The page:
Flight 1753 by Dale Rappaneau

Voices. Sounds and chatter rumble. Jaws open and shut to the tune of the roaring engine. There is no one sitting next to me; no one to bump my arm at the tug of turbulence, or to commit themselves to a nonchalant conversation.

I rest my cheek against my hand and slump my shoulders. My eyes feel as if a weight is being laid upon them. I continue to write because it keeps the chatter out of my head. Ambient noise. White noise is what it’s called. It’s my writing tune.

I sit up and take notice to the couple behind me. Adorable, young and fresh. They sound to be in the first couple months of knowing each other. So many secrets. So many acid-washed skeletons. I hope they make it to the end of this race. The red tape. The man teaches her how to play Sudoku. I’ve never learned but he’s a good teacher. Pausing long enough to gauge a reaction and speaking soft to show affection.

My attention is pulled away at the sight of a city. A florescent spill of light on the brown underneath. There are bright veins that pulsate and move in a horrifying fashion. A monster. A consumer! Devourer! A cancer that feasts on all it touches. Mandibles stretch along the coast and deep into the bay. It’s the face of the end. I am staring into the dim glow of our own personal apocalypse. A slow death.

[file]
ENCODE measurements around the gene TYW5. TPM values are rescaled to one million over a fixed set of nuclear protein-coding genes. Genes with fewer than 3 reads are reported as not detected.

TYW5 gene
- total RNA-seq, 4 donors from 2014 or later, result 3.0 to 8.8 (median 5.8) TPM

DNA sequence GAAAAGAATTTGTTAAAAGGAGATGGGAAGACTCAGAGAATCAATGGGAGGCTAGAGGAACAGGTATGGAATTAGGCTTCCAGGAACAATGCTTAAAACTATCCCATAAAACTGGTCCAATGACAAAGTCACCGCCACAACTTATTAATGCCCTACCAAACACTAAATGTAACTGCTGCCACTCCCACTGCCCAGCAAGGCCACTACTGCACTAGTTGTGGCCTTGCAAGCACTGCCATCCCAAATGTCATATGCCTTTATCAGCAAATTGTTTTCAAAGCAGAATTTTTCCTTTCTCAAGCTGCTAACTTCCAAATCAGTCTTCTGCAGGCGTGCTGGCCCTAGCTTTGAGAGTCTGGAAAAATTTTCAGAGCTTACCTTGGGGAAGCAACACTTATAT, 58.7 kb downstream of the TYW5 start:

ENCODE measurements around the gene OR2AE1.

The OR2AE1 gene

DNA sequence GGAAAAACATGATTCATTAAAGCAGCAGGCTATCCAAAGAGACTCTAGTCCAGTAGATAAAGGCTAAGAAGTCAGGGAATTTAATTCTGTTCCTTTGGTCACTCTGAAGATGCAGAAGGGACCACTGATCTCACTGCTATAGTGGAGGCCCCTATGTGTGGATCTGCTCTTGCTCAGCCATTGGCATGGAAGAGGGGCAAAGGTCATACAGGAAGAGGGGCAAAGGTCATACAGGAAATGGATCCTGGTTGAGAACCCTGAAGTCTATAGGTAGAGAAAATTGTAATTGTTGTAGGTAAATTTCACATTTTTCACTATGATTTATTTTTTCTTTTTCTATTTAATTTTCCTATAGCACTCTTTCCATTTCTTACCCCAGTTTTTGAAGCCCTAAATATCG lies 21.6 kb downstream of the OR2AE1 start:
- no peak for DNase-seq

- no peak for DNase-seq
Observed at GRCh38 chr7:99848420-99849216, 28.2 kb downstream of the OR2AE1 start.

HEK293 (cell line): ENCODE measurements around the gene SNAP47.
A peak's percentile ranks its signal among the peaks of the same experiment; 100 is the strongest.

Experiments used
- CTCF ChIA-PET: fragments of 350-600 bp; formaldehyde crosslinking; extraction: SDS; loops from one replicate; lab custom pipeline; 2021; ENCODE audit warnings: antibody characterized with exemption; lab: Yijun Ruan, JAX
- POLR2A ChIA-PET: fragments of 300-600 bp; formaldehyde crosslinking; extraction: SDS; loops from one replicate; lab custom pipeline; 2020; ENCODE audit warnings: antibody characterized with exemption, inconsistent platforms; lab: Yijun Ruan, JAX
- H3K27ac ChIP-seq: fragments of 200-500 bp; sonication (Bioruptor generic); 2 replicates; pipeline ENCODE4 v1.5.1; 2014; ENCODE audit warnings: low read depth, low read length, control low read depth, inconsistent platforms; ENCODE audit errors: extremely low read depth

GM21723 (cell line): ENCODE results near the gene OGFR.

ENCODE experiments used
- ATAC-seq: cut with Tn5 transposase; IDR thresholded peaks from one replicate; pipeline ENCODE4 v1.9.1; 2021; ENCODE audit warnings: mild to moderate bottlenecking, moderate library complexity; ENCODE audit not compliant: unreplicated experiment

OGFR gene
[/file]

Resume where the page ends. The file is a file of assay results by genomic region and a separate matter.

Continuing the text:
And yet I return to the chatter. People. Mask-less jesters trying to entertain themselves. I hear laughter. It’s followed by more anonymous dribble. Two men in front of me talk of Nebraska and weather. A head bob. A flick of the hand. The back arches and the eyes grow wide. Take it all in. Observe.

There is an itch on my neck, which is when I realize the length of my nails. This causes me to notice these words and this writing. Insanity brought sane. The uncontrollable now tame. Domesticated. Brought under the thumb. It doesn’t make sense. A median. A channel through which thought, emotion and logic can be materialized.

For what?

I believe the day I can answer that question is the day I am no longer a writer. I write for no one and nothing.
I write for myself.

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